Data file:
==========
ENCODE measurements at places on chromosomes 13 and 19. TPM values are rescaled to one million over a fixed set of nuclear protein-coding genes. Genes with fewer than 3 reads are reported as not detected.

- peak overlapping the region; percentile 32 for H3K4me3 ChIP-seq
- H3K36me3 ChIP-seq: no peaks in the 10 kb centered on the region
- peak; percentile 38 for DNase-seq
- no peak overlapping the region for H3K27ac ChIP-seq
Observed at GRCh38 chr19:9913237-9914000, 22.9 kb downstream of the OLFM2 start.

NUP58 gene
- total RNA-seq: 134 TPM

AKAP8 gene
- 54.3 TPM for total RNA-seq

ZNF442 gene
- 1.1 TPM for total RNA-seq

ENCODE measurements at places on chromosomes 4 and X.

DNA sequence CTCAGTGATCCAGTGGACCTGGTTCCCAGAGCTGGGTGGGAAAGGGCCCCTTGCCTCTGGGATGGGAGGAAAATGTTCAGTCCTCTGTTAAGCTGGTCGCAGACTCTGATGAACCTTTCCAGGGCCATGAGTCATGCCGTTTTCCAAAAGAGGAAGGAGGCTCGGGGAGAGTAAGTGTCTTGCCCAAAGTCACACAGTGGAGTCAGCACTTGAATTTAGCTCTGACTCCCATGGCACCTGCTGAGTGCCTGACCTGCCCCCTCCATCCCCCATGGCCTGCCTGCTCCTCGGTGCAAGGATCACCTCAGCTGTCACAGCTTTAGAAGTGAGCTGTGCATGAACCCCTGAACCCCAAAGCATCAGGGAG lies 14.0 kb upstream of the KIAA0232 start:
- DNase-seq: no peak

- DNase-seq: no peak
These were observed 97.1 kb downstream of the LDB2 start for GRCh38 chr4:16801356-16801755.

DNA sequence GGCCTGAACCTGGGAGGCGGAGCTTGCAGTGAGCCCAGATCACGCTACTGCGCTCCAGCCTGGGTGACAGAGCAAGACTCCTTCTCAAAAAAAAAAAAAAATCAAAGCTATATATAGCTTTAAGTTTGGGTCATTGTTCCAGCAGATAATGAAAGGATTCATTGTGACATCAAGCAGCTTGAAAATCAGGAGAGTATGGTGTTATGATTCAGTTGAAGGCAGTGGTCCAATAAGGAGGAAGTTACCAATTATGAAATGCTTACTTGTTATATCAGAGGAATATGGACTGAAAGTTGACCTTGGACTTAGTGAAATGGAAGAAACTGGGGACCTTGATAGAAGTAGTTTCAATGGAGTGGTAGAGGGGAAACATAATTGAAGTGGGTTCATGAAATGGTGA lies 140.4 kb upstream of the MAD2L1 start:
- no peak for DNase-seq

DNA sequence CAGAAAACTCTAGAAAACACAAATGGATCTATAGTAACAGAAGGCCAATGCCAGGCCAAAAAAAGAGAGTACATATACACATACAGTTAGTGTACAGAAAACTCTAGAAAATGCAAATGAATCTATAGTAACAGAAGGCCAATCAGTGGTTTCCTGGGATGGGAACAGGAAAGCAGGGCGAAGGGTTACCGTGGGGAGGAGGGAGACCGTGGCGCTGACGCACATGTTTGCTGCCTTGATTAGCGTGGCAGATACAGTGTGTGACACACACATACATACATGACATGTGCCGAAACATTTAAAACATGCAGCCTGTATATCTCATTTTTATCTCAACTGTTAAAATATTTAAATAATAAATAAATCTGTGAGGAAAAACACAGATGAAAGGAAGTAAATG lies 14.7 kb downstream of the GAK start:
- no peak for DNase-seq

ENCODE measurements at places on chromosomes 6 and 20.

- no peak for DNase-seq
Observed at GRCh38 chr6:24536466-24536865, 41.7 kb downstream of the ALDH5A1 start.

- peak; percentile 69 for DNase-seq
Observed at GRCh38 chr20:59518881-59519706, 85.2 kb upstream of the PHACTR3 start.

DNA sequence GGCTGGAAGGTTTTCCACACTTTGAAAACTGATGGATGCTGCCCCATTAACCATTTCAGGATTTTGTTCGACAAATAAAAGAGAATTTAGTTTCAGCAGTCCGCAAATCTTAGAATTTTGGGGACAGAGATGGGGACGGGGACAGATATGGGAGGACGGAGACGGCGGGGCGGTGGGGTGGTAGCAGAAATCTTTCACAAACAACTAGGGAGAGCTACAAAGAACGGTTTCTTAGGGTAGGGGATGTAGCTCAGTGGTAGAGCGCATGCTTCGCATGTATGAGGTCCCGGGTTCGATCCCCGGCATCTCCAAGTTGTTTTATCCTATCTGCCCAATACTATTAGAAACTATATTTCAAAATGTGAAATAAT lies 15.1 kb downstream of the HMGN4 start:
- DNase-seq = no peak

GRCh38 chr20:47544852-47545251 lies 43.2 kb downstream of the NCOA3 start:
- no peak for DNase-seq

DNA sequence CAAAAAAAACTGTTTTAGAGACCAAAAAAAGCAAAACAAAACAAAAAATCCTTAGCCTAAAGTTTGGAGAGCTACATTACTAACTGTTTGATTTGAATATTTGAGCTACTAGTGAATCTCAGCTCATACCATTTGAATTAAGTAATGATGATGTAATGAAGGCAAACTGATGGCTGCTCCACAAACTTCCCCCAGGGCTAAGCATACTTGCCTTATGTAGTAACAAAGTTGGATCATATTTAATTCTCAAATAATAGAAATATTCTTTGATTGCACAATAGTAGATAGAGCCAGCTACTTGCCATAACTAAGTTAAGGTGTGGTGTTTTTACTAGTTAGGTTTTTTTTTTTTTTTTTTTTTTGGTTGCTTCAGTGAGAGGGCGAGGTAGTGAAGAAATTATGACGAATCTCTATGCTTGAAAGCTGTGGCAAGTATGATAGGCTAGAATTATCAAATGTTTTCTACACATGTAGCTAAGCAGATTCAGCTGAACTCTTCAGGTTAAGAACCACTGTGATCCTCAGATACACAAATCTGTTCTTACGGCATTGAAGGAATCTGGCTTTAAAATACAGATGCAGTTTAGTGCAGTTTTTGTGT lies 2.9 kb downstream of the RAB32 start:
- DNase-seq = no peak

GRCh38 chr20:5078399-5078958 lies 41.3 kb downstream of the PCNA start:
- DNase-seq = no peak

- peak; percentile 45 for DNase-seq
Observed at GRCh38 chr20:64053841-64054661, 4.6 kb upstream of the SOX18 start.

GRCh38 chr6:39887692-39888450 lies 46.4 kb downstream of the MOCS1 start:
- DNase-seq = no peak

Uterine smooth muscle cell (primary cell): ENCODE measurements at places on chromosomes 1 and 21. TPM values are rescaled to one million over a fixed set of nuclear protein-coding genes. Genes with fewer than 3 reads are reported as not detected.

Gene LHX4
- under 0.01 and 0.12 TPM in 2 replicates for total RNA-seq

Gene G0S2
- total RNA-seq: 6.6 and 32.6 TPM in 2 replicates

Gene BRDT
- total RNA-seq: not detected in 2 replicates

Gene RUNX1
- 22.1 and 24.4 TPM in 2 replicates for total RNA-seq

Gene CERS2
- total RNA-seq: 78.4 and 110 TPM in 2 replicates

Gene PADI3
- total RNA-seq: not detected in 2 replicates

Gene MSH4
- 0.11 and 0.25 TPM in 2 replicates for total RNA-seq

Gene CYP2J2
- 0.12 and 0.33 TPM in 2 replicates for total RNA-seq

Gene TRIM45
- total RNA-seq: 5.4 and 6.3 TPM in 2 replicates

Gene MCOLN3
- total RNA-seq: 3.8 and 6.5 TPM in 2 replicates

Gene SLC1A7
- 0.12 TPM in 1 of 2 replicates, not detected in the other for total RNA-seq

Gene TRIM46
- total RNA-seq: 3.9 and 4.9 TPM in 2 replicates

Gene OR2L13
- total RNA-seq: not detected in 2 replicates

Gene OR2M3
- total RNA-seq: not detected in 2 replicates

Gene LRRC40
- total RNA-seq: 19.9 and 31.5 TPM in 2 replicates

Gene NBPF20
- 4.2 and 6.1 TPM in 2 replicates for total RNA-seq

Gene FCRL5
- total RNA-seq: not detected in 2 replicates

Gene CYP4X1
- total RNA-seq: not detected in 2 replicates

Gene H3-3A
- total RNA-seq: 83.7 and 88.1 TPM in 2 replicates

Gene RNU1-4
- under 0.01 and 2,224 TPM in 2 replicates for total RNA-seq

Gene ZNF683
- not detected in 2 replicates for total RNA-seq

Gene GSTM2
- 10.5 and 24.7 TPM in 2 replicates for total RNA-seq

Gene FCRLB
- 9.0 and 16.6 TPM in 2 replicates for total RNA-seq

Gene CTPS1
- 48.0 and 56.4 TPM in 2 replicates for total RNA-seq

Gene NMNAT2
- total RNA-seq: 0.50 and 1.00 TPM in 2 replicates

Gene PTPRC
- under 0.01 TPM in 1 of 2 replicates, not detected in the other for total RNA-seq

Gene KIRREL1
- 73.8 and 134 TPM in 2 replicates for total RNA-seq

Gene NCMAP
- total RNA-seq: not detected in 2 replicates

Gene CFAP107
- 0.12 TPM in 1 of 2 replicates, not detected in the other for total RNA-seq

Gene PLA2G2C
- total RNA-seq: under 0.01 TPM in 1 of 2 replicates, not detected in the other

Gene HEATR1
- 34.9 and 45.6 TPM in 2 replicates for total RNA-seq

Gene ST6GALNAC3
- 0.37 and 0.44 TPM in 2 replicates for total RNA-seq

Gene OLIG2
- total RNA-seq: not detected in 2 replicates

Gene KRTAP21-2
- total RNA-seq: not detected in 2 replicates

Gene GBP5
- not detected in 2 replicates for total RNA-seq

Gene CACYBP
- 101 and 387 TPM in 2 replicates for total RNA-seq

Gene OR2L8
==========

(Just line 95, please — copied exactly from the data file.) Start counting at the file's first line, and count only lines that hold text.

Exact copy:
- total RNA-seq: not detected in 2 replicates